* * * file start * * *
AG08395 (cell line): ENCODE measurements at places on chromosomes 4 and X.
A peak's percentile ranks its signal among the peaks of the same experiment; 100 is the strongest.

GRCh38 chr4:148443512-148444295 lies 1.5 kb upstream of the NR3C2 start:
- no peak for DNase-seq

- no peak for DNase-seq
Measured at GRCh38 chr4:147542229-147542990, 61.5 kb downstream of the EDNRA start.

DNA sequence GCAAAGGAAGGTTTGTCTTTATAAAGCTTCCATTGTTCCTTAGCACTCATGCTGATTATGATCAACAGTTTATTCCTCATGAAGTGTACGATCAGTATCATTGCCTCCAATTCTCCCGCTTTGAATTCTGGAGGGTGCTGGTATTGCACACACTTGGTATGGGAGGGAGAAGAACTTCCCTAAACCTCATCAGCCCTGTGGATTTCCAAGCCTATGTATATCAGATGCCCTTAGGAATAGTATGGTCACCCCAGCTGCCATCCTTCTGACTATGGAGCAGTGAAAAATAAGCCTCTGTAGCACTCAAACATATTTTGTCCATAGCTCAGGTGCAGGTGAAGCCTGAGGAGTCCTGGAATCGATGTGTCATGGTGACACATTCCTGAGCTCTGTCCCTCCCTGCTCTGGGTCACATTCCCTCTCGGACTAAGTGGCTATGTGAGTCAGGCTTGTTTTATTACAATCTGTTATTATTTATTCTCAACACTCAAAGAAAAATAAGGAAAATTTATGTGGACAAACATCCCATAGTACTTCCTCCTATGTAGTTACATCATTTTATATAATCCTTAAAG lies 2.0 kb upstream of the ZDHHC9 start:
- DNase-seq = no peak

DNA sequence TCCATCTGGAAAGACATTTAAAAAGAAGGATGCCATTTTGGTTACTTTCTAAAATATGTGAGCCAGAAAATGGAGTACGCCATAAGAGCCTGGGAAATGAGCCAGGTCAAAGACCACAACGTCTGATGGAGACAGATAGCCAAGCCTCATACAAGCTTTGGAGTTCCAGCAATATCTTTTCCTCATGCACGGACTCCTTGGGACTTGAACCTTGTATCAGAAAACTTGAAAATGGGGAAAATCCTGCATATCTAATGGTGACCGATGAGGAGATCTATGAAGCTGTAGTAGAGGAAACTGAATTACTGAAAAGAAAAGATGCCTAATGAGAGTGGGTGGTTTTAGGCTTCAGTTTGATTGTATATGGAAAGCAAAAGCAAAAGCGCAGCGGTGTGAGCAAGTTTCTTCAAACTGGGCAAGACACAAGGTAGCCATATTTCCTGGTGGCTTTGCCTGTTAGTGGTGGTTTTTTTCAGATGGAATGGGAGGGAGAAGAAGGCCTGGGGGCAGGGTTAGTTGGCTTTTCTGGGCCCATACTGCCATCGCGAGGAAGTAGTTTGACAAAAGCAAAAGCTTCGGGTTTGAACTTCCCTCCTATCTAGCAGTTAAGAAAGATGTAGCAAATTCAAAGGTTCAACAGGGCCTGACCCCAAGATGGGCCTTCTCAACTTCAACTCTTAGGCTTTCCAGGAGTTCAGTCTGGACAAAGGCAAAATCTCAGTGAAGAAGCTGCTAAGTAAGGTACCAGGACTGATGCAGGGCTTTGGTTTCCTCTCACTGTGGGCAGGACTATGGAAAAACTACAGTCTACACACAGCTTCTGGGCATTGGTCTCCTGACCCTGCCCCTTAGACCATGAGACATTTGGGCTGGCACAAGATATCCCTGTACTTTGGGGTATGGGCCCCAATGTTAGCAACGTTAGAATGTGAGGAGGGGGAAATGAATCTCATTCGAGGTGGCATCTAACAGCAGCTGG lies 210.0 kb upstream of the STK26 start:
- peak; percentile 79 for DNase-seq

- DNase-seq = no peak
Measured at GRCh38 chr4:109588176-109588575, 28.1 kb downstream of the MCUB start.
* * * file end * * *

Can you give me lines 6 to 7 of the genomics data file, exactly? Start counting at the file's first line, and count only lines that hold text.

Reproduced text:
Measured at GRCh38 chr4:147542229-147542990, 61.5 kb downstream of the EDNRA start.

DNA sequence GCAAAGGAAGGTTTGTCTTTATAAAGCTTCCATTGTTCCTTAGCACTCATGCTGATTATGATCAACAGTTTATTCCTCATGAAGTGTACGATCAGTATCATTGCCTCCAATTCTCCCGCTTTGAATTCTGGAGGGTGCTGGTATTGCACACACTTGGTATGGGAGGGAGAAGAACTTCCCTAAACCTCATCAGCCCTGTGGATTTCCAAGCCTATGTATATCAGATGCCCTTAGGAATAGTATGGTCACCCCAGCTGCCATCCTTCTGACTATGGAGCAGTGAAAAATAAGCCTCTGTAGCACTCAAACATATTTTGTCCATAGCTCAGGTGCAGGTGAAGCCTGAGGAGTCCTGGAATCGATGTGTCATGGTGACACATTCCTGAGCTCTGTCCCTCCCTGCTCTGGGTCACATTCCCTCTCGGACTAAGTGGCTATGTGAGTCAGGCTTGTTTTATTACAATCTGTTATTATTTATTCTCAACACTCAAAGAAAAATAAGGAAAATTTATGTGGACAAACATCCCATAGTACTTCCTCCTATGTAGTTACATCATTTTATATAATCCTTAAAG lies 2.0 kb upstream of the ZDHHC9 start: